If you decide to invest in individual foreign stocks, one of the simplest ways to do so is through American Depositary Receipts (ADRs). These are trust receipts, issued by U.S. banks that represent shares of foreign companies. The ADRs themselves are traded on the major stock exchanges in this country. You can purchase them with U.S. dollars, and they can be bought through a broker like any other stock.
Unfortunately, the supply of ADRs available usually includes only major foreign companies. The ADRs trade up or down each day, depending on how the foreign company does that day on the foreign stock exchange. Currency fluctuations may also play a part in how the ADR trades. Buying an ADR, though, is much easier than buying a foreign stock in a foreign country.
If you decide you want to invest in stocks not available through ADRs, your brokerage firm may have overseas offices that facilitate direct investment overseas. If you decide to go it alone and work directly with an overseas broker, be prepared to spend the time and effort necessary to deal with differences in time zones, language, and currency exchanges.
Investing in individual bonds issued either by foreign governments (known as sovereign debt) or foreign corporations can be challenging. Yields that are higher than U.S. Treasury bonds not only reflect the greater risk of default, but those higher yields may be offset or overwhelmed by any increases in the dollar's value. Also, liquidity could become an issue if you decide you want to sell your bond before it matures. Finally, researching a specific bond issue may prove even more difficult than researching a U.S. bond, and you will have the same issues with currency exchanges, transaction fees, and foreign laws that you would with individual stocks.
Mutual Funds/Exchange-Traded Funds
One of the easiest ways to invest internationally is through mutual funds or exchange-traded funds (ETFs). There are both index mutual funds and actively managed mutual funds, and some studies have shown that active management can be particularly valuable in researching international investments. Many of the larger mutual fund families have analysts (who may be foreign nationals) based overseas to provide research and stock picks to the manager back in this country. Also, though a fund's investments may be denominated in foreign currencies, you can invest in the fund itself with U.S. dollars.
Funds that invest overseas in either stocks or bonds include global funds, which invest worldwide, including in the U.S.; foreign or international funds, which invest exclusively outside the U.S.; regional funds; small-cap stock funds; emerging markets funds; and single-country funds.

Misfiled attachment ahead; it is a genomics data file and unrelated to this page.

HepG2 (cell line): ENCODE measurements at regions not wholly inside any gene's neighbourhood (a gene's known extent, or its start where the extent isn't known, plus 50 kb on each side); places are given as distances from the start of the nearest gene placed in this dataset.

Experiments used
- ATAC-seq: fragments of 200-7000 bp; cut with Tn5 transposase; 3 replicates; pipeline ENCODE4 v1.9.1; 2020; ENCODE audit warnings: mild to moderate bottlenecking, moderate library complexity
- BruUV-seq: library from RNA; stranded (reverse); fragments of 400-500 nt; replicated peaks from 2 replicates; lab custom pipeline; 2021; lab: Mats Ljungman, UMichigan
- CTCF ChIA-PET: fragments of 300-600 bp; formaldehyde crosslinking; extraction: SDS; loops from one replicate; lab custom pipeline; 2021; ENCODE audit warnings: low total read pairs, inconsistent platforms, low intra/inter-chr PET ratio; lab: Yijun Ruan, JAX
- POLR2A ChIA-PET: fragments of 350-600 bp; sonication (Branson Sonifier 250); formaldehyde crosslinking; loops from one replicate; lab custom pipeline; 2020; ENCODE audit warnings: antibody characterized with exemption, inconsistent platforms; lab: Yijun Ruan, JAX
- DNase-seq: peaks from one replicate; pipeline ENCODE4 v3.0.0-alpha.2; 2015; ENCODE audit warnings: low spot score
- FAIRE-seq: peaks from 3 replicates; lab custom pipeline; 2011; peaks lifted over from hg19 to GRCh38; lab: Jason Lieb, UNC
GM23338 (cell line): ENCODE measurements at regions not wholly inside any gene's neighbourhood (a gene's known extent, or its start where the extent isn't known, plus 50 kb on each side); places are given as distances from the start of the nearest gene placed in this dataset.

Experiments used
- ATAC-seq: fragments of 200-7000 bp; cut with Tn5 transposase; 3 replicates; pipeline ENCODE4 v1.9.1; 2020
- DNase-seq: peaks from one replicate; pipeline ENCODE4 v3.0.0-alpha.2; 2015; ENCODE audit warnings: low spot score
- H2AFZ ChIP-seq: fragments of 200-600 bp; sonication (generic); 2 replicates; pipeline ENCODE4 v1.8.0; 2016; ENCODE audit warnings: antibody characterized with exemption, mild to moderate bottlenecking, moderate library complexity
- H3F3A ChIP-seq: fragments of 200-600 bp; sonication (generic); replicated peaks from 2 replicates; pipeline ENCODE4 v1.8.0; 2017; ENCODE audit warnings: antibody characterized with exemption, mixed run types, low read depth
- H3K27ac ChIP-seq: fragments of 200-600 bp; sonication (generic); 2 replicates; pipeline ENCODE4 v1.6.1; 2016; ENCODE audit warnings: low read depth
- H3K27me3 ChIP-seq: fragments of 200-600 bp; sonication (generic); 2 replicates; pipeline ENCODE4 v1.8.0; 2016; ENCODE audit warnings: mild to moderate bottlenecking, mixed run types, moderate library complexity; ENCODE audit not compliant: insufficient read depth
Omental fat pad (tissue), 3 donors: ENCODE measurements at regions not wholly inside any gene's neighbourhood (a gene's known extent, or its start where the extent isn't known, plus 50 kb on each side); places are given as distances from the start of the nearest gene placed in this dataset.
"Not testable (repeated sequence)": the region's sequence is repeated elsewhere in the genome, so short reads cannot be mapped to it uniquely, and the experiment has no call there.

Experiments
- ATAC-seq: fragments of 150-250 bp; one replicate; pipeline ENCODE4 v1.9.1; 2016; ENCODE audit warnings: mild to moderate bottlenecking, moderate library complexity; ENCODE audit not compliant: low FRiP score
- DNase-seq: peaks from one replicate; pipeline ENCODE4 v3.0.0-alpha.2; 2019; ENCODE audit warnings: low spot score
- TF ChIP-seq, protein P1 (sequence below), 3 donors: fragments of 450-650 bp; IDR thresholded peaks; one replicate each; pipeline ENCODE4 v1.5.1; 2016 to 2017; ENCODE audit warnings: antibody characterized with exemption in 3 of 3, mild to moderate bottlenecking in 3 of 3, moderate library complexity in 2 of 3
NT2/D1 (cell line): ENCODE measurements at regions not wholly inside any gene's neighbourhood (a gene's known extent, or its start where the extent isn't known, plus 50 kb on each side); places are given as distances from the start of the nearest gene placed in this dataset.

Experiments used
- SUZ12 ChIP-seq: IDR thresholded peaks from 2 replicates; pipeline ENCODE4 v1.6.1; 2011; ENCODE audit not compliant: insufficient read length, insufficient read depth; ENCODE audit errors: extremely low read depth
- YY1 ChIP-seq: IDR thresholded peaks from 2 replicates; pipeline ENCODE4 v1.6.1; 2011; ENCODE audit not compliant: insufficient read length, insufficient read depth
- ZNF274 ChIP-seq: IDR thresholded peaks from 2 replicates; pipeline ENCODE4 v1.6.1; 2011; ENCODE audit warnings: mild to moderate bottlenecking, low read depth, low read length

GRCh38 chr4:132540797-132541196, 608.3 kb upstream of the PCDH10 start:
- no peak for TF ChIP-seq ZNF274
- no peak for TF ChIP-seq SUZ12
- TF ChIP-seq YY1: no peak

As with any mutual fund or ETF, your analysis should carefully consider a fund's investment objectives, risks, charges, and expenses before investing. This information can be found in the prospectus available from the fund; read it carefully before investing. For example, funds that focus on a single country or emerging markets can be extremely volatile, and you should be aware of their potential for fluctuation in advance.
Foreign Currency Bank Accounts and CDs
Some banks offer accounts and/or certificates of deposit denominated in foreign currencies.
You may owe foreign taxes on your overseas investment. If you have invested directly in an overseas security, any foreign taxes should be listed on your 1099 form. If you're investing through a mutual fund, the fund typically supplies information about the amount of foreign taxes paid per fund share. That allows you to calculate how much you individually paid and claim the foreign tax credit on your federal income tax return, either as a line item on Form 1040 or by filing a separate Foreign Tax Credit form. The foreign tax credit is equal to the amount you paid in foreign taxes.
This material was prepared by Broadridge Investor Communication Solutions, Inc., and does not necessarily represent the views of The Retirement Group or FSC Financial Corp. This information should not be construed as investment advice. Neither the named Representatives nor Broker/Dealer gives tax or legal advice. All information is believed to be from reliable sources; however, we make no representation as to its completeness or accuracy. The publisher is not engaged in rendering legal, accounting or other professional services. If other expert assistance is needed, the reader is advised to engage the services of a competent professional. Please consult your Financial Advisor for further information or call 800-900-5867.